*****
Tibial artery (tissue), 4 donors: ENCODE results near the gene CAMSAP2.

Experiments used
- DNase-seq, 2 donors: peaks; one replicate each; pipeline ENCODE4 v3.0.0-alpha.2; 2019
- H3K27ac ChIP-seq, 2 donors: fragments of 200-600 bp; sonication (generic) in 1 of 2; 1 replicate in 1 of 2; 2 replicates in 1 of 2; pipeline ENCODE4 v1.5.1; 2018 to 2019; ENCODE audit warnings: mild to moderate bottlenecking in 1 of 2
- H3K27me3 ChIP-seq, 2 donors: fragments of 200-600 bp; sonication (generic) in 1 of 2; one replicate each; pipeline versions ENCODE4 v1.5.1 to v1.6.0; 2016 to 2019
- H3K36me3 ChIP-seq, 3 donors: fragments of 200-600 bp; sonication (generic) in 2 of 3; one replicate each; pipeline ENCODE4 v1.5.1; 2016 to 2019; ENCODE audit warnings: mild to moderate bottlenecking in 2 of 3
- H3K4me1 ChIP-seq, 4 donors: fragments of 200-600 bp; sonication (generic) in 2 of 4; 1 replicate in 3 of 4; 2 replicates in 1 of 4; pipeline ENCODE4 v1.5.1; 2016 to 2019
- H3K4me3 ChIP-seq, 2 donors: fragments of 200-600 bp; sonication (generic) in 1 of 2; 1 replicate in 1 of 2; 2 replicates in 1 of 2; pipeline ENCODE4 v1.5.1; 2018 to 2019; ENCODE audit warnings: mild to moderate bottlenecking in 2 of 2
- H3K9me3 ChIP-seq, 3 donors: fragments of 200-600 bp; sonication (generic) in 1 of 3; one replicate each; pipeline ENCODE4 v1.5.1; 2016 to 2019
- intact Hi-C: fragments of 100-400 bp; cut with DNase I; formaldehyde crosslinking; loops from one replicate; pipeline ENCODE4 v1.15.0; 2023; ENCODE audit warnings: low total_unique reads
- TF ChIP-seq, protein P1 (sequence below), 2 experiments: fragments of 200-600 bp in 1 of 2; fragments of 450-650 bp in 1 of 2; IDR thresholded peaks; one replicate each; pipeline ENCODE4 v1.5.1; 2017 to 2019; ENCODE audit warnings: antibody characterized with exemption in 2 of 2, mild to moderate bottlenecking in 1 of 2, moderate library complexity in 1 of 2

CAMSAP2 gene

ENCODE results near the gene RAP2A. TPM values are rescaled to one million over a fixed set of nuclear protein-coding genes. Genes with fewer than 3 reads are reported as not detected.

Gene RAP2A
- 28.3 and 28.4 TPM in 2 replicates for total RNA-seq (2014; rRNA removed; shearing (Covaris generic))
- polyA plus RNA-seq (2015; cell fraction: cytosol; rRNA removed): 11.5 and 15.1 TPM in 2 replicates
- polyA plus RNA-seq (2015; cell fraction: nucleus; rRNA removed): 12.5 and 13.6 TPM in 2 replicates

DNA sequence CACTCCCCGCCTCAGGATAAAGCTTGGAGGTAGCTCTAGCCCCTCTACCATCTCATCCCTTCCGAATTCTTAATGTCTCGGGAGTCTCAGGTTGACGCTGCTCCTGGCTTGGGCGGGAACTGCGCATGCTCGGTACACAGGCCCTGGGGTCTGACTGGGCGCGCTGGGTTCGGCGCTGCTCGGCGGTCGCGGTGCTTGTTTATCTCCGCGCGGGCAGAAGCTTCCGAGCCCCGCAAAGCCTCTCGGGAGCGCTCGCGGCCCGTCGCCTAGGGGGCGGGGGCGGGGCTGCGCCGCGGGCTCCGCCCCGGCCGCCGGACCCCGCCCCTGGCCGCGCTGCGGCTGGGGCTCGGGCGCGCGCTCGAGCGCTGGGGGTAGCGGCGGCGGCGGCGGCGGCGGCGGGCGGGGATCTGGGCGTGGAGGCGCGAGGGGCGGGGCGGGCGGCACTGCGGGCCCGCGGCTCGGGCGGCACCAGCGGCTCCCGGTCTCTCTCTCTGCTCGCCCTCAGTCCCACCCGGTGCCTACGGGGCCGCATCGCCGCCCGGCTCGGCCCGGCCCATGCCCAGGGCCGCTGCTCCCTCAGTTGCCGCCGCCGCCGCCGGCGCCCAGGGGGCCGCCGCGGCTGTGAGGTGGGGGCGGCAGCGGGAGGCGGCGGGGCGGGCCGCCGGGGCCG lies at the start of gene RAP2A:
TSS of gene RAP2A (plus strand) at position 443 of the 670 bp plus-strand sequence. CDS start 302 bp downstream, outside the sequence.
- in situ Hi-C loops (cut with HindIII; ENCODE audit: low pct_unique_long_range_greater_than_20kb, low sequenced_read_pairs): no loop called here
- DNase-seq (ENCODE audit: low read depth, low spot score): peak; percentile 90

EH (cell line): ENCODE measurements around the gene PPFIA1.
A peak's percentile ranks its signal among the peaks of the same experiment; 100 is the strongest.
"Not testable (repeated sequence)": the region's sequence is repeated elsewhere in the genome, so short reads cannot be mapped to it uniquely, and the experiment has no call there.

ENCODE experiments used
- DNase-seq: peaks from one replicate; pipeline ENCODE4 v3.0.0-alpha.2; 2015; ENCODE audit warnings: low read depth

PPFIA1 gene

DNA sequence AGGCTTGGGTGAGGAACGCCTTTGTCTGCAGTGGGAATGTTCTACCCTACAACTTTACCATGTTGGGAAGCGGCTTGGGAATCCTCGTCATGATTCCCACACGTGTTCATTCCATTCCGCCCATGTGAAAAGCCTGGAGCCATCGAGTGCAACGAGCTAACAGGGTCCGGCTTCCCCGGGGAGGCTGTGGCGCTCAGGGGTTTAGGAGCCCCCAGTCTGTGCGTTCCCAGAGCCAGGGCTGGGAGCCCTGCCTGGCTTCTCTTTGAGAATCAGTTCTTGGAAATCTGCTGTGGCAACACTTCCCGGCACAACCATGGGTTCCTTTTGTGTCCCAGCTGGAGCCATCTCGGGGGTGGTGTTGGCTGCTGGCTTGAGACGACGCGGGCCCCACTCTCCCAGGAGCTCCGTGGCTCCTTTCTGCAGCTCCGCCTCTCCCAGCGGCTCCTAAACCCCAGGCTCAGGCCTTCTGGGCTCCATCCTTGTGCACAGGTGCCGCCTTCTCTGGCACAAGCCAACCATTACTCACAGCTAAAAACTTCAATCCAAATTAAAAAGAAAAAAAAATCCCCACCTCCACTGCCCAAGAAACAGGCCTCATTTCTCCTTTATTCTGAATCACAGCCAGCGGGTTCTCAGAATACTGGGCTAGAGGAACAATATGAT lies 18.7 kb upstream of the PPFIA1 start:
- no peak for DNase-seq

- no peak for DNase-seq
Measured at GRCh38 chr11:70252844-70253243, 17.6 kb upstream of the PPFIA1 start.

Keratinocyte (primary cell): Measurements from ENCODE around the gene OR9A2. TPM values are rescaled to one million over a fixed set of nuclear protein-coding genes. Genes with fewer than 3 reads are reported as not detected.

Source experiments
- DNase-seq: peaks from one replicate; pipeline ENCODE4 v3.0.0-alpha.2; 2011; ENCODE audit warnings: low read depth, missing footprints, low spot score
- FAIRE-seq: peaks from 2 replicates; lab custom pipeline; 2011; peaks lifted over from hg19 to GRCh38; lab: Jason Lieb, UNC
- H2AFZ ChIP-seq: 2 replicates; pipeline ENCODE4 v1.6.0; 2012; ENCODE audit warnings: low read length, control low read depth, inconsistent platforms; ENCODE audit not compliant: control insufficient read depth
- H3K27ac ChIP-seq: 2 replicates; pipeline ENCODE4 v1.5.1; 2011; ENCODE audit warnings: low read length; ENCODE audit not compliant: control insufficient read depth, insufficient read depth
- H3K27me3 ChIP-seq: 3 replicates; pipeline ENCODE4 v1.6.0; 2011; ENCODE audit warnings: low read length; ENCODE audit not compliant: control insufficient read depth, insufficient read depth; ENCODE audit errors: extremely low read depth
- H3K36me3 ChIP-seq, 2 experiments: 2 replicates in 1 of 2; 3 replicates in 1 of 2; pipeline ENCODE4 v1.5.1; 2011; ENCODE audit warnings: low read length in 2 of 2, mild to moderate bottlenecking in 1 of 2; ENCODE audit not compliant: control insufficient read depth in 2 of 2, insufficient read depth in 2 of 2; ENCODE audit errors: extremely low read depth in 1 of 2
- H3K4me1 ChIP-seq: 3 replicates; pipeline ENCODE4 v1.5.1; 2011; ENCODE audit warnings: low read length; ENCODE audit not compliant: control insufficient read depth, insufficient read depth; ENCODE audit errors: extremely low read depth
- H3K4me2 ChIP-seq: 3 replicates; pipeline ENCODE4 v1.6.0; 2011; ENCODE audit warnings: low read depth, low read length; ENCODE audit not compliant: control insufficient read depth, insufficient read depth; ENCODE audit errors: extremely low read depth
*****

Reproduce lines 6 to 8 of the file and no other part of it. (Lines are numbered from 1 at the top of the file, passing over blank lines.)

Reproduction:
- H3K36me3 ChIP-seq, 3 donors: fragments of 200-600 bp; sonication (generic) in 2 of 3; one replicate each; pipeline ENCODE4 v1.5.1; 2016 to 2019; ENCODE audit warnings: mild to moderate bottlenecking in 2 of 3
- H3K4me1 ChIP-seq, 4 donors: fragments of 200-600 bp; sonication (generic) in 2 of 4; 1 replicate in 3 of 4; 2 replicates in 1 of 4; pipeline ENCODE4 v1.5.1; 2016 to 2019
- H3K4me3 ChIP-seq, 2 donors: fragments of 200-600 bp; sonication (generic) in 1 of 2; 1 replicate in 1 of 2; 2 replicates in 1 of 2; pipeline ENCODE4 v1.5.1; 2018 to 2019; ENCODE audit warnings: mild to moderate bottlenecking in 2 of 2